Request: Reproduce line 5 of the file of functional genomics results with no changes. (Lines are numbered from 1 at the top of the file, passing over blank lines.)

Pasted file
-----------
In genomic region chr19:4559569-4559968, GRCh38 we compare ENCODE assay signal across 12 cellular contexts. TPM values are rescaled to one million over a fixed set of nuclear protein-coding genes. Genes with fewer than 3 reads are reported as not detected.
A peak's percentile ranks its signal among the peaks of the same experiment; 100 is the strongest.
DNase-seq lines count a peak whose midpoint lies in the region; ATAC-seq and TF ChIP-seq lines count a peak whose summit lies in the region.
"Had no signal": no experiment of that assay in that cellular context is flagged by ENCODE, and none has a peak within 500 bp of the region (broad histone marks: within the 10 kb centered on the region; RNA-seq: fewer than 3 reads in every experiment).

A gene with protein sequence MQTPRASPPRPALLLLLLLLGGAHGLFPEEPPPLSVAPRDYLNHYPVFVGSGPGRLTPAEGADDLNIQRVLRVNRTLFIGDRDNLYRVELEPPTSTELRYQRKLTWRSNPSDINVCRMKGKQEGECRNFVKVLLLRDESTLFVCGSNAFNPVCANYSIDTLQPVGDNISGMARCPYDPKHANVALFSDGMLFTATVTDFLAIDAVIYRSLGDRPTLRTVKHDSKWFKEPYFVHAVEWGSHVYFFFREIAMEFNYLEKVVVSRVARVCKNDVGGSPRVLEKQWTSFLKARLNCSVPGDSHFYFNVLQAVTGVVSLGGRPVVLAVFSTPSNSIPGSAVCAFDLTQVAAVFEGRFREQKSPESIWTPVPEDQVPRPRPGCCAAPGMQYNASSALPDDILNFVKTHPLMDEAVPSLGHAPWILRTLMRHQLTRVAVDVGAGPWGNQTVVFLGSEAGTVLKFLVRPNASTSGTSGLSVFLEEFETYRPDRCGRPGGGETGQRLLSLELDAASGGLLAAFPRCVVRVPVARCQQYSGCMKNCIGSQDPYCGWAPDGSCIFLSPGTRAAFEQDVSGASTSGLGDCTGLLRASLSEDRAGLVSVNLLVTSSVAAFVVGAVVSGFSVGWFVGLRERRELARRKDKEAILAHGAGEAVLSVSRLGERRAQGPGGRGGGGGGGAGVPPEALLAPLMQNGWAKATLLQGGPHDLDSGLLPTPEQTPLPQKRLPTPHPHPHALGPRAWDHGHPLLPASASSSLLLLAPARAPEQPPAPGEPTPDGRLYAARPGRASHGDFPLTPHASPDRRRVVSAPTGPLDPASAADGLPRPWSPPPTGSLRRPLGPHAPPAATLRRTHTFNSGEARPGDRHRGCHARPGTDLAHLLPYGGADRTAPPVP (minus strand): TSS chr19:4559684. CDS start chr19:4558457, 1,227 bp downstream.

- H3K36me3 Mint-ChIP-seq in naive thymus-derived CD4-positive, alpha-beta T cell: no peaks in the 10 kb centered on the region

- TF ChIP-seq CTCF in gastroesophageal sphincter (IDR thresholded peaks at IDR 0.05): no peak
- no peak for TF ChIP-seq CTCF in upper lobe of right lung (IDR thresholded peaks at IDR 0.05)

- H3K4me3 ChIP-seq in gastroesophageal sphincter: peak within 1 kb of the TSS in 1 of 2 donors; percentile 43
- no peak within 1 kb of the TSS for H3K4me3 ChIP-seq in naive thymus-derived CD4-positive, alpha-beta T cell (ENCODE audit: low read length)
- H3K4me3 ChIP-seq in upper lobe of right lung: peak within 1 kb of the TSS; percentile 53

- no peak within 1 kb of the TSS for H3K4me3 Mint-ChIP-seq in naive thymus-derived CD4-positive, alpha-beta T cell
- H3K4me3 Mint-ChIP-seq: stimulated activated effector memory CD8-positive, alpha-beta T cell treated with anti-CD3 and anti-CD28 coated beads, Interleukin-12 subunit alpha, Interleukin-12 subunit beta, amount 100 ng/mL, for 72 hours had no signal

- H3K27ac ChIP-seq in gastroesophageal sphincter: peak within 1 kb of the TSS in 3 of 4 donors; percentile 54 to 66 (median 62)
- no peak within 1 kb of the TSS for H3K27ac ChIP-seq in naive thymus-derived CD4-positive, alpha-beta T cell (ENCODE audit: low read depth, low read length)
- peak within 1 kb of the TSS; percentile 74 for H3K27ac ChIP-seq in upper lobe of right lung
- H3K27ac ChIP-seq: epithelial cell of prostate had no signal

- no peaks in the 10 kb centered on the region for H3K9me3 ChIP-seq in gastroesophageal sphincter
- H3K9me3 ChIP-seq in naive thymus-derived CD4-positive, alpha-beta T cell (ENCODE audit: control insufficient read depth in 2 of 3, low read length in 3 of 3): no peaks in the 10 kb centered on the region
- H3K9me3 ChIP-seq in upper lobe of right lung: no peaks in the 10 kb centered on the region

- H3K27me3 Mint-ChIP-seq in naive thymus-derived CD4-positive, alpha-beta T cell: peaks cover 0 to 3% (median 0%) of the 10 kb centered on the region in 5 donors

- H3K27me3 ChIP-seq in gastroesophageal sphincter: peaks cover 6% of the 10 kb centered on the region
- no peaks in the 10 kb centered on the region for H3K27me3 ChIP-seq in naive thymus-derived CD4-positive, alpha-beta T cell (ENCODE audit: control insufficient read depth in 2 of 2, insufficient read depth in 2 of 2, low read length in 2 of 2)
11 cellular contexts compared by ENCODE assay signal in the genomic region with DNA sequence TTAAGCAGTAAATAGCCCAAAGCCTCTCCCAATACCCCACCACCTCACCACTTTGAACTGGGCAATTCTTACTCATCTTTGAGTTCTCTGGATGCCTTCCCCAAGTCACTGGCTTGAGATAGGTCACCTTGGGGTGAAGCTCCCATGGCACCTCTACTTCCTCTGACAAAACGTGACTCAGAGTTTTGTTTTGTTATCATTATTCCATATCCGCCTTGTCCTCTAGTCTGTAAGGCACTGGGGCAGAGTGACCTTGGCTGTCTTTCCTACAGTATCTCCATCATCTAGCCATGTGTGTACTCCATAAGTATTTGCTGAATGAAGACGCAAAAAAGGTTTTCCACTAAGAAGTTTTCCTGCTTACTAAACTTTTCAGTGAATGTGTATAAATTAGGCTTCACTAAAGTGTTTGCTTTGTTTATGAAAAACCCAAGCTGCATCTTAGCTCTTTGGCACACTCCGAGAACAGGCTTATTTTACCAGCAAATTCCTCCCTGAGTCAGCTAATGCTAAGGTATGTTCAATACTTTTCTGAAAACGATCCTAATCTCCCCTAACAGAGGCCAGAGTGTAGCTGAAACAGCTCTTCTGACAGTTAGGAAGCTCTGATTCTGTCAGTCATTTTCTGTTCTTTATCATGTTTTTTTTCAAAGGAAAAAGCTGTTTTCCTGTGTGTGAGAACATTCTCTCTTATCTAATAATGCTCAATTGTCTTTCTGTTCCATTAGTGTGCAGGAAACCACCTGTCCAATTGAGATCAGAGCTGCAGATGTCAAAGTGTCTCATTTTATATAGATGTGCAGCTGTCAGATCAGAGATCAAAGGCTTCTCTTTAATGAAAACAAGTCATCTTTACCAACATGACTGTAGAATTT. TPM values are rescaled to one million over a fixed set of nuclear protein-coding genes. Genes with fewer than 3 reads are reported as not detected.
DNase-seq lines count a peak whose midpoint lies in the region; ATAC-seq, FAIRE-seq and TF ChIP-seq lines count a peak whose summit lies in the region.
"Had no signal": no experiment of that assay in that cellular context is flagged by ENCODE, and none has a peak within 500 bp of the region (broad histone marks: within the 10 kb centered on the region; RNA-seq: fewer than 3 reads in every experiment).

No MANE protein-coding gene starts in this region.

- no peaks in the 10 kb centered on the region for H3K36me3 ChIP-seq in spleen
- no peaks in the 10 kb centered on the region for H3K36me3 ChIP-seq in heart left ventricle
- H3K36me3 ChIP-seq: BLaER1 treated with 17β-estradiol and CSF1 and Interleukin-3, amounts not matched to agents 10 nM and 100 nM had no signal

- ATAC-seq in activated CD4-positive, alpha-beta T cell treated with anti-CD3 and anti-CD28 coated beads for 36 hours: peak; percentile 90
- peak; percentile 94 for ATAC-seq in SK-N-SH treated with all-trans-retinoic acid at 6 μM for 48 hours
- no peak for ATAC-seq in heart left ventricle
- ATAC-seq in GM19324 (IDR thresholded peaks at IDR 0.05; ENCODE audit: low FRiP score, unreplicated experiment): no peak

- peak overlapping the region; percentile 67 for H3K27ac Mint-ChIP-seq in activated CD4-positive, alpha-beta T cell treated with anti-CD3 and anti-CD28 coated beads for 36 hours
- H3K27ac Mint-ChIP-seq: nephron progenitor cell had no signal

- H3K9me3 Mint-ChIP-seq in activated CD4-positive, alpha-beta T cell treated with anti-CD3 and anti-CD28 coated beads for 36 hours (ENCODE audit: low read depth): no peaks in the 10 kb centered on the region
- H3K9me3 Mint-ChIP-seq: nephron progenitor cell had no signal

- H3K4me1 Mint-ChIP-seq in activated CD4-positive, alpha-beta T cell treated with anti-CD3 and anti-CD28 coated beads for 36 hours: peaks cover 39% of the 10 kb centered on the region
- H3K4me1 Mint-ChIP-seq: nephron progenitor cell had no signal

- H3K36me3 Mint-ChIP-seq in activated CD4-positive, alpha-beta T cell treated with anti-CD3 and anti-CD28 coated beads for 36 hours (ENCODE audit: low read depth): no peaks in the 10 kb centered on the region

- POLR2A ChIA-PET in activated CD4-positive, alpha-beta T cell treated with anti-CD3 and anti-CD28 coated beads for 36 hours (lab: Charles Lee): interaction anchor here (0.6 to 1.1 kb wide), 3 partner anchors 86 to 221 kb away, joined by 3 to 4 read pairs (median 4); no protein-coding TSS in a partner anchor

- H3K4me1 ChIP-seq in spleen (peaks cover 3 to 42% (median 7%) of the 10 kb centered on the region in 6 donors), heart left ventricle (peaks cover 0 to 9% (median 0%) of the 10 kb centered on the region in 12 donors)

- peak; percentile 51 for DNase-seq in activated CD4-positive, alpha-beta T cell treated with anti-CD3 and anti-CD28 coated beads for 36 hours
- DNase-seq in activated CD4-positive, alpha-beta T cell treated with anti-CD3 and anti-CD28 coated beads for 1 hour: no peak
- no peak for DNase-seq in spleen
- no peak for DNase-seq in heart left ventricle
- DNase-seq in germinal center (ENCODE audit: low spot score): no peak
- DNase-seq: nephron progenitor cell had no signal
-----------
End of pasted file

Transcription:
A gene with protein sequence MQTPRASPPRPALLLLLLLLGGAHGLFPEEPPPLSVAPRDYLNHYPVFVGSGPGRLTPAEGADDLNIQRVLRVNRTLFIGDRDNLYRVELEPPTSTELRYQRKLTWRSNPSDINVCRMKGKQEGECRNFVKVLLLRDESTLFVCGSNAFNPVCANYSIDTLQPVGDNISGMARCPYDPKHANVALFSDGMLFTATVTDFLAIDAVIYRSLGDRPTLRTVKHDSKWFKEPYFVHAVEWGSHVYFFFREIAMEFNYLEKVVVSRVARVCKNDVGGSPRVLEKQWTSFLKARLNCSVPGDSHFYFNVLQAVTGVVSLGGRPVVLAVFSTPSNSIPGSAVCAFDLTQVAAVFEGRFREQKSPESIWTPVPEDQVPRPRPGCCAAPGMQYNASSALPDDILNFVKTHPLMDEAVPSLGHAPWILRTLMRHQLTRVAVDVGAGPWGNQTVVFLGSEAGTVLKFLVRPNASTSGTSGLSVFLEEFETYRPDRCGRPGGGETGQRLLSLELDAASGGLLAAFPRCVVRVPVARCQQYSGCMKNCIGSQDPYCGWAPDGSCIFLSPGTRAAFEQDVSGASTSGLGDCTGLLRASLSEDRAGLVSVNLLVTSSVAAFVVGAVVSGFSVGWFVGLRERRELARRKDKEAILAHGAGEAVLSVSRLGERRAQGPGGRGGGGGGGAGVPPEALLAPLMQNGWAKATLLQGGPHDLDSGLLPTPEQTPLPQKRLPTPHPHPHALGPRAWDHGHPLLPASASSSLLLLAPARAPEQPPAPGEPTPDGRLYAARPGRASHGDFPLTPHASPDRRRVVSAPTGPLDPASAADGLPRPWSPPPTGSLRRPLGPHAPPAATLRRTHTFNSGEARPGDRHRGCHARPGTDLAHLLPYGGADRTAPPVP (minus strand): TSS chr19:4559684. CDS start chr19:4558457, 1,227 bp downstream.